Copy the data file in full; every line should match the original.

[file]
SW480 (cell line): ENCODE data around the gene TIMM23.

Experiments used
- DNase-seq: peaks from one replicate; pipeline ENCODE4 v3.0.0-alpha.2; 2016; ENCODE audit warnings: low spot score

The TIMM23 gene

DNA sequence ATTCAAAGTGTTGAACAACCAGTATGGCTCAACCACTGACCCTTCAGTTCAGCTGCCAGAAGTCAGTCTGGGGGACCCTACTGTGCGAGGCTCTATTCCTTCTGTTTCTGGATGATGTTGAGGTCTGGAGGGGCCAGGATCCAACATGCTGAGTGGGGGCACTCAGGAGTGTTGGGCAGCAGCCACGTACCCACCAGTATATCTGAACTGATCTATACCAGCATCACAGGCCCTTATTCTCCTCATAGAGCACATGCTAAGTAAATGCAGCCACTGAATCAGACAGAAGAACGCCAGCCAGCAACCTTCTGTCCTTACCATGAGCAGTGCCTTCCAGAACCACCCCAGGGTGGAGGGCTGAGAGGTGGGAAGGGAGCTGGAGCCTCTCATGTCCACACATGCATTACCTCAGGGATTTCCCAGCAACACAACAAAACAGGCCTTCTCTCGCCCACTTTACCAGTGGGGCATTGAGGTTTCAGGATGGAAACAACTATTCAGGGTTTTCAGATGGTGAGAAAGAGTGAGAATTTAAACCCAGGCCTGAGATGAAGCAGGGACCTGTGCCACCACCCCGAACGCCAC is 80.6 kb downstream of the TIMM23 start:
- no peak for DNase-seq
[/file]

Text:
SW480 (cell line): ENCODE data around the gene TIMM23.

Experiments used
- DNase-seq: peaks from one replicate; pipeline ENCODE4 v3.0.0-alpha.2; 2016; ENCODE audit warnings: low spot score

The TIMM23 gene

DNA sequence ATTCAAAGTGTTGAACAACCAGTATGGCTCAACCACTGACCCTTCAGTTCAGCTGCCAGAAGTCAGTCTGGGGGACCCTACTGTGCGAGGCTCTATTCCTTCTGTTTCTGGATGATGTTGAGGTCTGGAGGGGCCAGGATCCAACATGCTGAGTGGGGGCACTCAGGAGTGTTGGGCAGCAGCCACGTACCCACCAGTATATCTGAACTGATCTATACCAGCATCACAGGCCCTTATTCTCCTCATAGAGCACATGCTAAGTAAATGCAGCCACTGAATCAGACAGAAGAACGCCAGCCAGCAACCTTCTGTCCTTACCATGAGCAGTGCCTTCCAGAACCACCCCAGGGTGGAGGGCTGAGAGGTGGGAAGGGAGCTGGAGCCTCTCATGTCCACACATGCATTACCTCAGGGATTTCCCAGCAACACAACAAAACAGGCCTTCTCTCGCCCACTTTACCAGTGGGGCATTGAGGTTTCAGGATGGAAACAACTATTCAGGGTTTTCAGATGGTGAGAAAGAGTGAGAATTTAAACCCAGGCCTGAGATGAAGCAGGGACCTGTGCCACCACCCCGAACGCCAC is 80.6 kb downstream of the TIMM23 start:
- no peak for DNase-seq